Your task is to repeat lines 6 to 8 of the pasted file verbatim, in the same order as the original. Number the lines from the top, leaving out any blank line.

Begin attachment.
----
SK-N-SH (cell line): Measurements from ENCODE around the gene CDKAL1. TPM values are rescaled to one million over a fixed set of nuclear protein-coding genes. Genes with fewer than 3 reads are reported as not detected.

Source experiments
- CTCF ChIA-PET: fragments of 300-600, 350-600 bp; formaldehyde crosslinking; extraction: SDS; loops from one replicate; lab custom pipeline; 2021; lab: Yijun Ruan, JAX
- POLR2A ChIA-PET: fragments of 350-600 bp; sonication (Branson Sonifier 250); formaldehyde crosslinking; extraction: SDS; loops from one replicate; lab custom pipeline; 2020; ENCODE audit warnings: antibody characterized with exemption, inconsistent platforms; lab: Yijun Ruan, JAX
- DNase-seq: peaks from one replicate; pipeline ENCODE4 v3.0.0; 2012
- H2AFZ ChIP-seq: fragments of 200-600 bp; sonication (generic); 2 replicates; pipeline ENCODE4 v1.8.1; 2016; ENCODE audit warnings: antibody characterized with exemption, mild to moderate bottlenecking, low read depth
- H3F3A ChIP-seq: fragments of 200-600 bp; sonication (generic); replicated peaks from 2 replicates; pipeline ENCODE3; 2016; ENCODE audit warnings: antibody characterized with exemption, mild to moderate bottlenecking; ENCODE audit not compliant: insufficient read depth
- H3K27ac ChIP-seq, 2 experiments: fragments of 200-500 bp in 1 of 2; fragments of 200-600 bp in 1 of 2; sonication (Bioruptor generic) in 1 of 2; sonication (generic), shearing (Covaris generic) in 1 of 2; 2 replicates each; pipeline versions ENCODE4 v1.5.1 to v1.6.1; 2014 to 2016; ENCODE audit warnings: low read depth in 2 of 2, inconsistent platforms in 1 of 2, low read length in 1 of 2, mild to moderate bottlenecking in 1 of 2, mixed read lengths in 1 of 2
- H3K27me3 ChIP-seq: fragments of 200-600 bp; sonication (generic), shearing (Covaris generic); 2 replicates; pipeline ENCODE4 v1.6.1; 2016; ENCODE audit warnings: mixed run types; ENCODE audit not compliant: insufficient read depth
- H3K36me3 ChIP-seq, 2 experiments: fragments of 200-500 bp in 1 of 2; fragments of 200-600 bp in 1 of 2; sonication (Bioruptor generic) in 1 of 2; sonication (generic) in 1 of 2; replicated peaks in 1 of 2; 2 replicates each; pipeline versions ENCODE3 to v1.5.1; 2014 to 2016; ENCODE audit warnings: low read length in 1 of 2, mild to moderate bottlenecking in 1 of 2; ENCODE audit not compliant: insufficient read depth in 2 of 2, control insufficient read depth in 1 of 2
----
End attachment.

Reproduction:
- H2AFZ ChIP-seq: fragments of 200-600 bp; sonication (generic); 2 replicates; pipeline ENCODE4 v1.8.1; 2016; ENCODE audit warnings: antibody characterized with exemption, mild to moderate bottlenecking, low read depth
- H3F3A ChIP-seq: fragments of 200-600 bp; sonication (generic); replicated peaks from 2 replicates; pipeline ENCODE3; 2016; ENCODE audit warnings: antibody characterized with exemption, mild to moderate bottlenecking; ENCODE audit not compliant: insufficient read depth
- H3K27ac ChIP-seq, 2 experiments: fragments of 200-500 bp in 1 of 2; fragments of 200-600 bp in 1 of 2; sonication (Bioruptor generic) in 1 of 2; sonication (generic), shearing (Covaris generic) in 1 of 2; 2 replicates each; pipeline versions ENCODE4 v1.5.1 to v1.6.1; 2014 to 2016; ENCODE audit warnings: low read depth in 2 of 2, inconsistent platforms in 1 of 2, low read length in 1 of 2, mild to moderate bottlenecking in 1 of 2, mixed read lengths in 1 of 2